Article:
19. People fear what they don’t understand. Look at what happened with Van Gogh. During his lifetime people ridiculed his art and wouldn’t accept it. Now, he is one of the most celebrated artists in history. I see the same thing happening with Picasso’s portrait of Gertrude Stein. Vallotton’s painting may be more photo realistic, but it lacks the character and emotion of Picasso’s painting. In Vallotton’s painting, Stein looks very stiff and uncomfortable. It looks as if she was forced to be there. In Picasso’s painting however, she looks more comfortable and natural.

    Like

  20. I think Pablo Picasso’s, Portrait of Gertrude Stein, compared to Felix Vallotton is a perfect example of how Pablo was trying to create something new. While they both have similarities, I appreciate Picasso’s painting a bit more. It’s nice to see a painting that Picasso did where it’s closer to realism as opposed to his familiar Cubist style. I can see why people at the time didn’t appreciate Picasso’s work.

    Like

  21. Picasso’s portrait of Gertrude Stein is the workings of Picasso’s own countdown to his time. One issue with Gandhi’s quote is that the “they” needs power in order to make an impact. In cultural matters there is strength in numbers and art must be seen and shared in order to develop momentum. Within this exchange is where one conclude that another is ahead of their time, for how could they have conceived this be more oneself? I think it was slow because of the lack of proper technology. In today’s world, something can make an impact within minutes.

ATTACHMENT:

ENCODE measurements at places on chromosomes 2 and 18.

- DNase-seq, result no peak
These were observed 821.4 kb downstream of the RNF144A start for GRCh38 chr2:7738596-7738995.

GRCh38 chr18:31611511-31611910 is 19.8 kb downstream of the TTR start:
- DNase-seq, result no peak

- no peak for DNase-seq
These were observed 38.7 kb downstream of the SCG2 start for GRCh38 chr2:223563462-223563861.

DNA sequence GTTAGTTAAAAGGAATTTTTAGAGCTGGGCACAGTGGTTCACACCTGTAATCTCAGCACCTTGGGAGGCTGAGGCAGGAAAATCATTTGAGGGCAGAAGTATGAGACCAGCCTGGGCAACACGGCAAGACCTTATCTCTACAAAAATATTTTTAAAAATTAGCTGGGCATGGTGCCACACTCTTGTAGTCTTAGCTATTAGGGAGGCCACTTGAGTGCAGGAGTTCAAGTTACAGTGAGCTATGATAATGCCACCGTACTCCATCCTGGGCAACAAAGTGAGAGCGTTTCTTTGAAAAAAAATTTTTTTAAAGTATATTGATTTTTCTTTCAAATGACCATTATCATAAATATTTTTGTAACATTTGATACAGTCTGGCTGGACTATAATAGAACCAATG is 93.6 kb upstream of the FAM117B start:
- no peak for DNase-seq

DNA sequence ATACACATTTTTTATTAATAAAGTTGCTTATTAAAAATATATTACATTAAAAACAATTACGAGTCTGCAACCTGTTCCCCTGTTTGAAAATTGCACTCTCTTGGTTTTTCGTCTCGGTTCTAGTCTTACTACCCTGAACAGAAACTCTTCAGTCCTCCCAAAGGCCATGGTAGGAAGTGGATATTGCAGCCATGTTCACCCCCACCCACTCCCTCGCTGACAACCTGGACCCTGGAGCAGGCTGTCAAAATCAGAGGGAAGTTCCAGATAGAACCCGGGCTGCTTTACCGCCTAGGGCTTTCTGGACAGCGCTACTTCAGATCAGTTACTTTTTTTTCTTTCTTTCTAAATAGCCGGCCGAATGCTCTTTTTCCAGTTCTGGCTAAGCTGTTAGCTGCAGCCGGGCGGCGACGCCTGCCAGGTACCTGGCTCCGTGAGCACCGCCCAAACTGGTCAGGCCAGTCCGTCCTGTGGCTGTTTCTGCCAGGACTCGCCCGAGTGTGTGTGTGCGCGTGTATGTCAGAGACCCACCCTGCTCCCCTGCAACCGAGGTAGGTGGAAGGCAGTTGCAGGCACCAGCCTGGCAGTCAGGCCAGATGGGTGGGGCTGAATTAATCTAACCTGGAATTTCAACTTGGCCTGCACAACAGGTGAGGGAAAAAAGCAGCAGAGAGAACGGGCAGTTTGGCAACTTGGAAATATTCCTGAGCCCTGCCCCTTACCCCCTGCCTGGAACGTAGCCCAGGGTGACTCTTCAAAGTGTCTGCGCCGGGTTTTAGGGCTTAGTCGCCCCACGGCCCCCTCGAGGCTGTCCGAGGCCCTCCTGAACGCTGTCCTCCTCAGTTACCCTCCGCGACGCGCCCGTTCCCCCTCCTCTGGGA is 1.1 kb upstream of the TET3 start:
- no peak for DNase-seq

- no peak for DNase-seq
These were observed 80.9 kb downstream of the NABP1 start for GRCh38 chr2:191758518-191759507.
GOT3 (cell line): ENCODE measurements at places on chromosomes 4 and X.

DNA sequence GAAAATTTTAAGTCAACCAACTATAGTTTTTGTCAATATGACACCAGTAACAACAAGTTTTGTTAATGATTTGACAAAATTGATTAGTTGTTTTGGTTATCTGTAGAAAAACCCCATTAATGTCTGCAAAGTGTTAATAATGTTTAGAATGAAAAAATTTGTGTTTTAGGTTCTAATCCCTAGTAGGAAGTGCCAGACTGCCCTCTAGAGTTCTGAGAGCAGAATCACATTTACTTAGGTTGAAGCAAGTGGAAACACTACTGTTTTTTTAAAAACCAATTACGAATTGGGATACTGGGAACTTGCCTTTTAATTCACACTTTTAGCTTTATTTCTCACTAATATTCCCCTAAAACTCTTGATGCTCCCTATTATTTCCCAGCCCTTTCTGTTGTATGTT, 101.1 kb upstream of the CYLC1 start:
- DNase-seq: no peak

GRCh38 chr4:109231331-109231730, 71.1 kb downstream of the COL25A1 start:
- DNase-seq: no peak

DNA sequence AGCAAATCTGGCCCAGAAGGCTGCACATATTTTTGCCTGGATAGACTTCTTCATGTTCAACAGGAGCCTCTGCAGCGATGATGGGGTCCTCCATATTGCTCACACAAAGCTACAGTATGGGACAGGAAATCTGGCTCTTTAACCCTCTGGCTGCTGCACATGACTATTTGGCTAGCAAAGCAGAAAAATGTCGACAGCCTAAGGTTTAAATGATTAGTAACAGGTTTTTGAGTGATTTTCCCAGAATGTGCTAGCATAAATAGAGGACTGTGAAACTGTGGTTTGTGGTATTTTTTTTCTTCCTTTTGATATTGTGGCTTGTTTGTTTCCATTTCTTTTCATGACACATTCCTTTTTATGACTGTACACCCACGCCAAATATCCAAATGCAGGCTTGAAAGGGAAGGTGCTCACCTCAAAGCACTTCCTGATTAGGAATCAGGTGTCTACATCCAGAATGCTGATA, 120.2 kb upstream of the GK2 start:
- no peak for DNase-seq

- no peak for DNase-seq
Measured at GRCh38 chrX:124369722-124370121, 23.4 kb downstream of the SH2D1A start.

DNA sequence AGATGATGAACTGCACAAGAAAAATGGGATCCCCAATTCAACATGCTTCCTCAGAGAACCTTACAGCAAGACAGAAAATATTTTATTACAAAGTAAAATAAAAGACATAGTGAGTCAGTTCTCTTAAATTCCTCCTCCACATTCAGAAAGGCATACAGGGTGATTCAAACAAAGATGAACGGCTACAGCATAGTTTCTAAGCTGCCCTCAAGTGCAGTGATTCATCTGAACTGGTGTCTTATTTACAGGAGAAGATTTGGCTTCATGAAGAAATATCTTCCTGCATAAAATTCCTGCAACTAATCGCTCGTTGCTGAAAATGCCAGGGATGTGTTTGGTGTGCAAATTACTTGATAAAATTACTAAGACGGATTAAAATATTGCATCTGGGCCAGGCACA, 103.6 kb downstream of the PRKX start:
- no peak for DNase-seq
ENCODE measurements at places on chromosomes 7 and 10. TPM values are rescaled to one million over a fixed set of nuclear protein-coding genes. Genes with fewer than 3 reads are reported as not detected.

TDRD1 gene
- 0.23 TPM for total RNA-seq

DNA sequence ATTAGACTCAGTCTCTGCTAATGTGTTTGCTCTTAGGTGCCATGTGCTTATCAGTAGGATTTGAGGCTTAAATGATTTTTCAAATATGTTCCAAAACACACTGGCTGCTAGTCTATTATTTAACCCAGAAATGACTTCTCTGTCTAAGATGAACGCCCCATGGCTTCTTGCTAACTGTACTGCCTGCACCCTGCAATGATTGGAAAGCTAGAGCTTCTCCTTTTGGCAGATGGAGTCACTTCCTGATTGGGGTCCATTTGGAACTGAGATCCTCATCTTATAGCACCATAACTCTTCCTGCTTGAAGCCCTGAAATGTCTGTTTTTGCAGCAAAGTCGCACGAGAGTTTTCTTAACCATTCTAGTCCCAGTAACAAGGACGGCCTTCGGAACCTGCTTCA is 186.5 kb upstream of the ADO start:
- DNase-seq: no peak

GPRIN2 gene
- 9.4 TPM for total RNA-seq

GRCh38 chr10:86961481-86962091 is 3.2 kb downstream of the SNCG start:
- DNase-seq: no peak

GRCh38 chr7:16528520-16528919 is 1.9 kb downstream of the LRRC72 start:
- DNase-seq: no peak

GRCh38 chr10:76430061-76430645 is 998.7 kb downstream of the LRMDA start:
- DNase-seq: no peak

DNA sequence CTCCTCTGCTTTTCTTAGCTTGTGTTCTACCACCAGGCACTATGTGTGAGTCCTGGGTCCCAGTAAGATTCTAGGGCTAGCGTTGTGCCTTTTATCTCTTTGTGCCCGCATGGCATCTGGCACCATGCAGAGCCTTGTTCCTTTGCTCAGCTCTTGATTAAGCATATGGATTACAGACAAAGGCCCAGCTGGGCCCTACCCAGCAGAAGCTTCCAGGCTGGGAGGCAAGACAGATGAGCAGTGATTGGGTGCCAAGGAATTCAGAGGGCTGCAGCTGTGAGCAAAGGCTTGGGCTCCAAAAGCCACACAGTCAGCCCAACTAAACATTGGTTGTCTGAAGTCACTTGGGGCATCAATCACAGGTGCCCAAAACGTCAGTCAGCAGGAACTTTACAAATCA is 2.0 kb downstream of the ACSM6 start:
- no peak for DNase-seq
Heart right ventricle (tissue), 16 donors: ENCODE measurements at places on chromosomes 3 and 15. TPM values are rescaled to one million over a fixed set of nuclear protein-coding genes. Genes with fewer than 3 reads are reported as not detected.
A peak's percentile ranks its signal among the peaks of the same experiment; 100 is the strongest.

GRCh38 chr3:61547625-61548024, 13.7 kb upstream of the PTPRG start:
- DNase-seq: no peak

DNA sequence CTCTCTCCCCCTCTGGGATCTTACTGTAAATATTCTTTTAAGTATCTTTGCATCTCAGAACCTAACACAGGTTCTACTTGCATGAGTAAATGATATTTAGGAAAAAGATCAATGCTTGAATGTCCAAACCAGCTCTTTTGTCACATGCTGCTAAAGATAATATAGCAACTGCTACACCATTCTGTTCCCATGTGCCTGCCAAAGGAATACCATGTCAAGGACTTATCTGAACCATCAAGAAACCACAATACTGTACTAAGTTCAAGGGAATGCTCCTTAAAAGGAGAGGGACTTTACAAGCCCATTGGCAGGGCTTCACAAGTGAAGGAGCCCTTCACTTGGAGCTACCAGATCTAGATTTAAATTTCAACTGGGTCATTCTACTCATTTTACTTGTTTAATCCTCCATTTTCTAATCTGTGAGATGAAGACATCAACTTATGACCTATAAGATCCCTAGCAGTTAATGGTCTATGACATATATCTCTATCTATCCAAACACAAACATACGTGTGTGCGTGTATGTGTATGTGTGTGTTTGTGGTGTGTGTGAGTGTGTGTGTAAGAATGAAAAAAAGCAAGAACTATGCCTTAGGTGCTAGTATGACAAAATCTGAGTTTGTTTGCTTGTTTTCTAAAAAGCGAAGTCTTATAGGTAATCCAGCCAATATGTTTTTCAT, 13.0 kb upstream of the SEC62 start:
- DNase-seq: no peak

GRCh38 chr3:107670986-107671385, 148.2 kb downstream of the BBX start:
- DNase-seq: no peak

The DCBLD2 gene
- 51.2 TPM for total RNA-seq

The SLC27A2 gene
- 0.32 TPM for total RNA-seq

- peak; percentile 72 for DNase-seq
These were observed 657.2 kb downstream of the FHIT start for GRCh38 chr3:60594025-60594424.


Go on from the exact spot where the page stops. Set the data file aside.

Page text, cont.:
Like

  22. Picasso’s Portrait of Gertrude Stein has Picasso’s own style and feeling of art. There is clearly Picasso’s style and the biggest difference between Felix Vallotton’s Portrait of Gertrude Stein is Vallotton’s portrait is more realistic and human feeling. People, especially in old generation, afraid and fear of new things or changing things. That is how people lived til now and all of the sudden someone wants to change it, people do not understand nor do not want to understand why it should be changed. That is why modernism had long time to be an art- or accepted to be an art. Most people loves realism, and think that is the absolute master piece of the art.

    Like